Novo begins R&D tie-up with AI biotech e-Therapeutics
Novo Nordisk has signed a deal with UK biotech e-Therapeutics to use its AI-based drug discovery technology to find new therapies for type 2 diabetes.
e-Therapeutics will work with Novo for a year and use its technology to identify novel intervention strategies, biological pathways and compounds that could form the basis of new therapies.
The UK biotech will be reimbursed for its work in the collaboration and has the option to license any intellectual property generated.
Any future licence will require mutual agreement of commercial terms and no other financial details were disclosed.
e-Therapeutics uses a suite of powerful computational tools to augment and interrogate the vast amount of biological information currently available in both public and private databases.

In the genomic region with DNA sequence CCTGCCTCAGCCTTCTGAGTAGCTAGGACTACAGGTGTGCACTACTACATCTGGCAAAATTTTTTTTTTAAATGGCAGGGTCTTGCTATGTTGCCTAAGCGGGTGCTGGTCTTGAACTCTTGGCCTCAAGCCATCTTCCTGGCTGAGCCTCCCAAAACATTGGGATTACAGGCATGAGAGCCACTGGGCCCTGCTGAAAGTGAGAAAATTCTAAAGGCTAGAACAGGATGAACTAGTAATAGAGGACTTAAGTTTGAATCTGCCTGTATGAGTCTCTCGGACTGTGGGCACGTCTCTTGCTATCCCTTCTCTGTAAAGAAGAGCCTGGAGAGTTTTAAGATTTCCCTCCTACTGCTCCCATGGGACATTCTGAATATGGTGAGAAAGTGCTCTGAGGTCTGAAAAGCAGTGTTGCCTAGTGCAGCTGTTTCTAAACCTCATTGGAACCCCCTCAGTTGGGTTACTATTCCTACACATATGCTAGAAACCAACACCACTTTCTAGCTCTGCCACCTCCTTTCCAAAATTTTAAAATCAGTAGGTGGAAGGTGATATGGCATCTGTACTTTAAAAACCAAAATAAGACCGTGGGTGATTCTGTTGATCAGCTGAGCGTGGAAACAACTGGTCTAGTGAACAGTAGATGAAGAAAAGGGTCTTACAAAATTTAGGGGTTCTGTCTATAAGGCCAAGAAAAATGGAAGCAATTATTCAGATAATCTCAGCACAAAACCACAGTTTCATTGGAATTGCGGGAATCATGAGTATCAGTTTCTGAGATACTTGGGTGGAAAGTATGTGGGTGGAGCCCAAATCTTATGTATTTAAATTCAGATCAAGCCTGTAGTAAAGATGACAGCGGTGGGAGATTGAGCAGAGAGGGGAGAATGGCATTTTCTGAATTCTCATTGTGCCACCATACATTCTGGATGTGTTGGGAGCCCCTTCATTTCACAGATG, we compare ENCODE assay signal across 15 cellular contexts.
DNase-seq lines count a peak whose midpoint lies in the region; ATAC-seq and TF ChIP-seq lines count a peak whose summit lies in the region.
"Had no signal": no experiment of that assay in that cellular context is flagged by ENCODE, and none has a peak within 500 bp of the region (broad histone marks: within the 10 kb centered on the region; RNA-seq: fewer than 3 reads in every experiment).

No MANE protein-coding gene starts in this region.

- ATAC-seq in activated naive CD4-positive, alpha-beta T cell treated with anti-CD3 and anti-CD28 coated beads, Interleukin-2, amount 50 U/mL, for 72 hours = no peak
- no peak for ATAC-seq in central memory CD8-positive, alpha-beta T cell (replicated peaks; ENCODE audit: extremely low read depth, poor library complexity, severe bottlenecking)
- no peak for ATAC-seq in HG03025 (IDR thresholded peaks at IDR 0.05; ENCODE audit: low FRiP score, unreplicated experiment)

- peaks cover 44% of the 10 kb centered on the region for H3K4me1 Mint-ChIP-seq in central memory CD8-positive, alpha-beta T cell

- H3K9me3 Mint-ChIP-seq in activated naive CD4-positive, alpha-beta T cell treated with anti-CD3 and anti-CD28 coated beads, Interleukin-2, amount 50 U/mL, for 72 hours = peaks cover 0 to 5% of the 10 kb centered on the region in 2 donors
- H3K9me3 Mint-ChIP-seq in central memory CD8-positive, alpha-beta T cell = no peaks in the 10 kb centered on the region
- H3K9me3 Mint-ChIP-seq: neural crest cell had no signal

Using techniques such as machine learning, artificial intelligence (AI) and state of the art data analysis, e-Therapeutics creates and analyses network models of disease to identify likely proteins that could be disrupted to treat diseases.
The company said this approach more realistically reflects the true complexity of disease with its multiple and often interconnected cellular pathways.
Novo Nordisk already has a research centre in Oxford, where visiting researchers are working with Oxford University academics to advance development of therapies for type 2 diabetes.
Dr Ray Barlow, CEO at e-Therapeutics, said: “This collaboration highlights the use of our network-driven drug discovery platform to understand and potentially create new treatments for complex diseases of great relevance to society, medicine and the industry.
“Our new collaboration with Novo Nordisk is the result of a systematic and rigorous business development exercise over the past year and we hope to announce a number of additional collaborations during the course of 2019.”
Jan Nygaard Jensen, deputy head of Novo Nordisk Research Centre Oxford and head of bioinformatics, said: “We are looking forward to cooperating with e-Therapeutics. It is an exciting technology and we will investigate if it can support some of the early target discovery efforts we are building in the Novo Nordisk Research Centre in Oxford.”
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